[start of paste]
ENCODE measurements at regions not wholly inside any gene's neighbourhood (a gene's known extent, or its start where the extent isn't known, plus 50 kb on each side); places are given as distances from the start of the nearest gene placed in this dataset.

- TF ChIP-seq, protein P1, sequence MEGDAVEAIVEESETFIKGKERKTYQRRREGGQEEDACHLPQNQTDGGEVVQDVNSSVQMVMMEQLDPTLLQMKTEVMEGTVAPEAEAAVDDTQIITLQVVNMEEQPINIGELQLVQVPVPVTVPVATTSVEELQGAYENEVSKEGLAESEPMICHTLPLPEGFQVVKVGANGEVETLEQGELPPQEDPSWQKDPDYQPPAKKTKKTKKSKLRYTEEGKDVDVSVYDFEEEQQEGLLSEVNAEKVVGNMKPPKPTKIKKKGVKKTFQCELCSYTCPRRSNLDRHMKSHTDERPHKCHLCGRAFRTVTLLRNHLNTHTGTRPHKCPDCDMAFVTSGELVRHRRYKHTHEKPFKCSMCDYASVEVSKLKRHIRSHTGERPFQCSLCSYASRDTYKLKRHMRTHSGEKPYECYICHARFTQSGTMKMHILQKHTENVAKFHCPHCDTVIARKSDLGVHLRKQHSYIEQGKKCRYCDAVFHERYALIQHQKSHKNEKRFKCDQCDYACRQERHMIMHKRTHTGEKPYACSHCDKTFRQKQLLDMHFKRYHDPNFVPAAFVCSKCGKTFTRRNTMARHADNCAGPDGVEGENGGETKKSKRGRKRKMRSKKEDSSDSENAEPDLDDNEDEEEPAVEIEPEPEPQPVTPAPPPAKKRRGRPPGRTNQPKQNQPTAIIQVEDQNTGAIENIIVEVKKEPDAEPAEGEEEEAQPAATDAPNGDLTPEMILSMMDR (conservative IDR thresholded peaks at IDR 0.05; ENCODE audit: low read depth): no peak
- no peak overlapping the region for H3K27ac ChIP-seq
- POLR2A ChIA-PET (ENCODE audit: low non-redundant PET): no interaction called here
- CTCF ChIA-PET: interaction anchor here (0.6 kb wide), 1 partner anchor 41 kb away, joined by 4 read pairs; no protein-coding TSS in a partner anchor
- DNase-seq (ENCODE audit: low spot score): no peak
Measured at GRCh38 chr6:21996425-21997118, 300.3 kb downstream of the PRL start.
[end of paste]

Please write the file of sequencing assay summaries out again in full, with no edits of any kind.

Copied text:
ENCODE measurements at regions not wholly inside any gene's neighbourhood (a gene's known extent, or its start where the extent isn't known, plus 50 kb on each side); places are given as distances from the start of the nearest gene placed in this dataset.

- TF ChIP-seq, protein P1, sequence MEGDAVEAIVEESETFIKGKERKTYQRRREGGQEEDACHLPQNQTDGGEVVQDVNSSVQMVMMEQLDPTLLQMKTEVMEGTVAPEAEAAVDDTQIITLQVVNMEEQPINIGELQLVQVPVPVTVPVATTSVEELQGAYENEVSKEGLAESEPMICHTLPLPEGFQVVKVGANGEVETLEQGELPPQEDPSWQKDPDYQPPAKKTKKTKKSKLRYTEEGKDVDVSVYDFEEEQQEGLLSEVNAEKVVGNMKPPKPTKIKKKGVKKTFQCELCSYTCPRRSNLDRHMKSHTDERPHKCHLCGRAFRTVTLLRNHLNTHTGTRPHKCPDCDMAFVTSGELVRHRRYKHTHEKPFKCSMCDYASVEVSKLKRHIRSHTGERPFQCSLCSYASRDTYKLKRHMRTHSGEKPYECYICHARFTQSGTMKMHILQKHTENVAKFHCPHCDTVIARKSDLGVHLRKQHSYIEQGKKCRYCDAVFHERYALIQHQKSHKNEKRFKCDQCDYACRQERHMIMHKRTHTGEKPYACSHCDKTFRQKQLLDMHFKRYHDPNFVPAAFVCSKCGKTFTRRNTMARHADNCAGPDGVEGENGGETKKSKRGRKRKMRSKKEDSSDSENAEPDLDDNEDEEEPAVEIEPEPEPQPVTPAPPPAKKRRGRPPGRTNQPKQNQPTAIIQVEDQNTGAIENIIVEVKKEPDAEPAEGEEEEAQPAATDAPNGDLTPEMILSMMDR (conservative IDR thresholded peaks at IDR 0.05; ENCODE audit: low read depth): no peak
- no peak overlapping the region for H3K27ac ChIP-seq
- POLR2A ChIA-PET (ENCODE audit: low non-redundant PET): no interaction called here
- CTCF ChIA-PET: interaction anchor here (0.6 kb wide), 1 partner anchor 41 kb away, joined by 4 read pairs; no protein-coding TSS in a partner anchor
- DNase-seq (ENCODE audit: low spot score): no peak
Measured at GRCh38 chr6:21996425-21997118, 300.3 kb downstream of the PRL start.